Showing posts with label Skythia. Show all posts
Showing posts with label Skythia. Show all posts

24 February 2015

Wilcuma tó Scyþalande/Välkommen till Skytien/ Welcome to Scythia/Skythia

Published, edited, formatted & annotations/comments (in red) by Kenneth S. Doig

(websource: "The Ancient Worlds" website)

Welcome to Scythia (Skythia) - a vast geographical region that encompassed both the Pontic-Caspian grasslands and foreststeppes (in parts, hither & yon, in the modern-day Ukraine, Crimea, Kazakhstan, Azerbaijan and southern Russia) and the northern Caucasus area, and at times stretched even as far north as Southern Siberia and east to the Altai-Mountains in Central-Asia.

05 November 2013

Who are the Scots? Celtic-Gaels, Celtic-Britons, Picts (the Picts may have been Celts) Germanic Angles, Jutes, Frisians or Iranian-speaking Scythians?

Skythian art from early antiquity

Published, edited, annotated (in redletter) & images added by Kenneth S. Doig
Skythian art from early antiquity


(The author and every author I have read heretofore acts like it is some big deal that the enigmatic ethnonym, [and the Scottish people themselves and the ancient Scots and many modern-day Scots] is cognate with the Greek-derived exonym for the semi-nomadic Iranic-speaking, Nordic, i.e., light-haired, light-eyed, light-skinned, tall dolichocephals. 

09 July 2012


Skythian phenotype in modern-day Pakistan.
She could be from northern Europe. The Skyths,
as were virtually all the early & Proto-
Indo-Europeans were of the Nordo-Mediterranean
Published, edited, formatted, some images added (where noted) & annotated (in red) by Kenneth S. Doig 
c. 2000 BC

(websource- Wikipedia)The Scythians (/ˈsɪθi.ən/ or /ˈsɪði.ən/;(best, most accurate pronunciation is /skith-ee-un/. The 'k' after the 's' is pronounced) from Greek Σκύθης, Σκύθοι), or Scyths /ˈsɪθ/, were an ethnolinguistic group of ancient Iranian (the Iranian languages were Indo-European [IE]along with; Germanic [English, German, Swedish, etc.], Celtic [Gaelic, Welsh, Gaulish, etc.], Balto-Slavic [Lithuanian, Latvian, Russian, Serbo-Croatian, Polish, etc.], Indo-Iranian or Indo-Aryan [Farsi/Persian, other Iranic tongues, Ossetian, Pashto, Kurdish, Skythian, etc. Indic [Punjabi, Hindi, Sanksrit, Urdu, etc.], Hellenic [Greek], Armenian, Albanian, just to name a few) nomadic tribal cultures living in Scythia, the region encompassing the Pontic-Caspian steppe (in Eastern Europe) and parts of Central-Asia throughout the Classical Antiquity.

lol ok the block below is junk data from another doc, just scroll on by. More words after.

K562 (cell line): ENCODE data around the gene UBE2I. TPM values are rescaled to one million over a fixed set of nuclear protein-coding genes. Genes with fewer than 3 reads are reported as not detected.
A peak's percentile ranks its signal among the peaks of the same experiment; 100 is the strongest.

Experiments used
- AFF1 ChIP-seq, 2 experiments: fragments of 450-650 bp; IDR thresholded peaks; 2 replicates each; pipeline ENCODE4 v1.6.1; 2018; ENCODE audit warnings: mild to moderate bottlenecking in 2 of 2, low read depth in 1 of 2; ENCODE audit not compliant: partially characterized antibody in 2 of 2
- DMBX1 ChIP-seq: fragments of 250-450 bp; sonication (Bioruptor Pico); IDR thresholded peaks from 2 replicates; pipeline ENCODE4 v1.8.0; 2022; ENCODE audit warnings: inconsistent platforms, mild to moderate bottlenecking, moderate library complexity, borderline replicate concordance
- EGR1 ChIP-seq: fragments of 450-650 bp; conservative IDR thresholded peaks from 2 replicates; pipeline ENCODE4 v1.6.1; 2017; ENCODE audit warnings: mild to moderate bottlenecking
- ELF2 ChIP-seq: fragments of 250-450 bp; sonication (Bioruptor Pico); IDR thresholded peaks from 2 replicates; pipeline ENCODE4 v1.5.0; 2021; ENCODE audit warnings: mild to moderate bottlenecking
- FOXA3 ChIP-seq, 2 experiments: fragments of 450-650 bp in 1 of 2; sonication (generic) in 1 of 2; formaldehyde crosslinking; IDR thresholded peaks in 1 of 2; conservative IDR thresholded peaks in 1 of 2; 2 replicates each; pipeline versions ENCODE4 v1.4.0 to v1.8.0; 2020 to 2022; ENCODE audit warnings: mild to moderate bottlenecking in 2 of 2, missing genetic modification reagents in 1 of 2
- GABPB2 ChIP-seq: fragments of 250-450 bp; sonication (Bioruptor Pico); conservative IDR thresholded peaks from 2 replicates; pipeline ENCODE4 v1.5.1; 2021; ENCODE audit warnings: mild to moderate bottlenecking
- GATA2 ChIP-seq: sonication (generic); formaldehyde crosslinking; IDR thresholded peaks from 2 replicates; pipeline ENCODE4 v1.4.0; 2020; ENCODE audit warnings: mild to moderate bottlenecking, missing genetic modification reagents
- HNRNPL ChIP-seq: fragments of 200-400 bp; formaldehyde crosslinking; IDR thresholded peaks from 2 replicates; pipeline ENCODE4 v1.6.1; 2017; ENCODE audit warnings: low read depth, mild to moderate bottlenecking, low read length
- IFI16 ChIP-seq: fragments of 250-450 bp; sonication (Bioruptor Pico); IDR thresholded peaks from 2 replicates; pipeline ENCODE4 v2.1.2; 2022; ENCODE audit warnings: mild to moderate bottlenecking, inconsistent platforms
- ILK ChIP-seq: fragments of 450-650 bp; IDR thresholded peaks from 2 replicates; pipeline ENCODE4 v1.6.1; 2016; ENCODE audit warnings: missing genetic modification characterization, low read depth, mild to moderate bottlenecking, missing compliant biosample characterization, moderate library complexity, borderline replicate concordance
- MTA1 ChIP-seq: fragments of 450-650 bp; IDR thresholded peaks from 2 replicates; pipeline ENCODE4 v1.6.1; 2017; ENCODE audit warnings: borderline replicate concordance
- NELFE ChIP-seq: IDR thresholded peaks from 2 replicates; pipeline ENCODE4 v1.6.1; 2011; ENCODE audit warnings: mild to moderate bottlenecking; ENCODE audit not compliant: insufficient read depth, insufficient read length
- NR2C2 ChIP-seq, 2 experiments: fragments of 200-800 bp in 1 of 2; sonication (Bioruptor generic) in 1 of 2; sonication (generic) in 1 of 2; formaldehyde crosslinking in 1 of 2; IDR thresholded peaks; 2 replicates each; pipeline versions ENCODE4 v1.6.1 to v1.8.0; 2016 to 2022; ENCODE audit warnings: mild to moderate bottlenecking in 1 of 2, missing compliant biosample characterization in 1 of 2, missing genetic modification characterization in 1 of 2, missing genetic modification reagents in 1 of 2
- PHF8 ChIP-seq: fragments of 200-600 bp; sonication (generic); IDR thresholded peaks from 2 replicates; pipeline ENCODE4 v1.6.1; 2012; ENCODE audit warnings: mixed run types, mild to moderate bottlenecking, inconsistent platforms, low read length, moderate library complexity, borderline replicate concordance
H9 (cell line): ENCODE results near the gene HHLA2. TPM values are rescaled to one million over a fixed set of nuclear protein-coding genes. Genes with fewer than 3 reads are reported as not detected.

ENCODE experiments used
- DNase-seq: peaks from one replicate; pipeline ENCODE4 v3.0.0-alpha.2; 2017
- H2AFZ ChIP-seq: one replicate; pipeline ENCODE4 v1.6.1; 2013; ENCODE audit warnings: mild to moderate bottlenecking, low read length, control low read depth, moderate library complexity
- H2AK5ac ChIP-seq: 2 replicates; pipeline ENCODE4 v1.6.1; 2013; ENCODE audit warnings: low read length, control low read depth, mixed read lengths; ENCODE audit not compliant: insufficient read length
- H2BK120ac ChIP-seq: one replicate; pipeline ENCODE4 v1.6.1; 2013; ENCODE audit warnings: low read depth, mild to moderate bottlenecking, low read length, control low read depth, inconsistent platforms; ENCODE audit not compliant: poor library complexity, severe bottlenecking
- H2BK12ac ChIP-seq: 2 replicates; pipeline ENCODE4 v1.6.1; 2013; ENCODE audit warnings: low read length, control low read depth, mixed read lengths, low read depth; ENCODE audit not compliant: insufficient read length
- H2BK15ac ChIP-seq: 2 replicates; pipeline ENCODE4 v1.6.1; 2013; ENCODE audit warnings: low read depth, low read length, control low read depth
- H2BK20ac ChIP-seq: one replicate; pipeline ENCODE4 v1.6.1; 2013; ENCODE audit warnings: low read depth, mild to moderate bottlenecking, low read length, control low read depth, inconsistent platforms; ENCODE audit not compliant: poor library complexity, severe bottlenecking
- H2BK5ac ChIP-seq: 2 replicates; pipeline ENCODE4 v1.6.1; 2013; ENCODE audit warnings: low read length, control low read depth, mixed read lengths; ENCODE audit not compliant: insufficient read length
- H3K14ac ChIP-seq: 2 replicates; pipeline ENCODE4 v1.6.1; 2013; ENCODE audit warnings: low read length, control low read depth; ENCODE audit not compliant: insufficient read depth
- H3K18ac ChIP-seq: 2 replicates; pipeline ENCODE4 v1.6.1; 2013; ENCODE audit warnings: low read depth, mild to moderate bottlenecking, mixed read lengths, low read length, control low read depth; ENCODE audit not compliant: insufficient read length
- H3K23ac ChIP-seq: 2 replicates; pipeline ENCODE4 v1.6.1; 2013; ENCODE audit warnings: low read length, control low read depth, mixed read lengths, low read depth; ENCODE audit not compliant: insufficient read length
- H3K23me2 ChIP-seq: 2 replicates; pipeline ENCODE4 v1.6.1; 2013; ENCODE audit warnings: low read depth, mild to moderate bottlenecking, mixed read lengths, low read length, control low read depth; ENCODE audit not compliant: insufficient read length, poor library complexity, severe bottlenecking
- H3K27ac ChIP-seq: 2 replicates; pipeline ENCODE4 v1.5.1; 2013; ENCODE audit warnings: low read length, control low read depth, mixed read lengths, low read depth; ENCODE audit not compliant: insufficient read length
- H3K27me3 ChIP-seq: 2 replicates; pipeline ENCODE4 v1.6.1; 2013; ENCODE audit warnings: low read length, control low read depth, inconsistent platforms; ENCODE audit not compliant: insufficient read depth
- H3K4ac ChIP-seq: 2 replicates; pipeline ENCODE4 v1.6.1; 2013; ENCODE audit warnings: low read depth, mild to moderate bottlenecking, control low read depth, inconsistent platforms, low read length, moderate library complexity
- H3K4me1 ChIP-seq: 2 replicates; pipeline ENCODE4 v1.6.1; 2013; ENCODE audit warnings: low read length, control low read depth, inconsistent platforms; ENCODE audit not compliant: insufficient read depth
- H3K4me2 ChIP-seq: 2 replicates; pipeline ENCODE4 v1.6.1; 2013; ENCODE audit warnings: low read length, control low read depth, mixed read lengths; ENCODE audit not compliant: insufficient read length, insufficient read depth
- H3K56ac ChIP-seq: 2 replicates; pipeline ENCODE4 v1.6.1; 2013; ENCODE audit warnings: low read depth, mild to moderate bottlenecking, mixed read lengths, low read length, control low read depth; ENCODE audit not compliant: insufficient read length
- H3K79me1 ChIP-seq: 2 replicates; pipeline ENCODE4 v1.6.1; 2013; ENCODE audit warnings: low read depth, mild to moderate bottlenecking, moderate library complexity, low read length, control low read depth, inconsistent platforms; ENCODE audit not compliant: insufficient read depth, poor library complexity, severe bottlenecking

C. 1000 BC
Much of the surviving information about the Scythians (Skyths or Skythians) comes from the Greek historian Herodotus (c. 440 BC) in his Histories and Ovid in his poem of exile Epistulae ex Ponto, and archaeologically from the exquisite goldwork found in Scythian burial mounds in Ukraine and Southern Russia. 

Two of the largest Scythian tribal confederations were the Sarmatians of Western Scythia and the Amyrgians of Eastern Scythia. In a broader sense, the name "Scythian" has also been used to refer to various peoples seen as similar to the Scythians, or who lived anywhere in the area known as Scythia.


Sulimirski views the Histories

08 July 2012

"Skythia/Scythia" : 'Land of Shooters'



Published, formatted, editted, prefaced, images added and annotated (in red) by Kenneth S. Doig       ANCIENT "WORLDMAP" BY HERODOTUS- ON RIGHT (SOURCE)


by K.S.Doig

If ever there was enigmatic Indo-European (IE) people, the Skyths would be on the shortlist; along with the Tocharians of northwestern China, the Daco-Thracians or (there is general consensus among today's scholars that the Picts were IE, most

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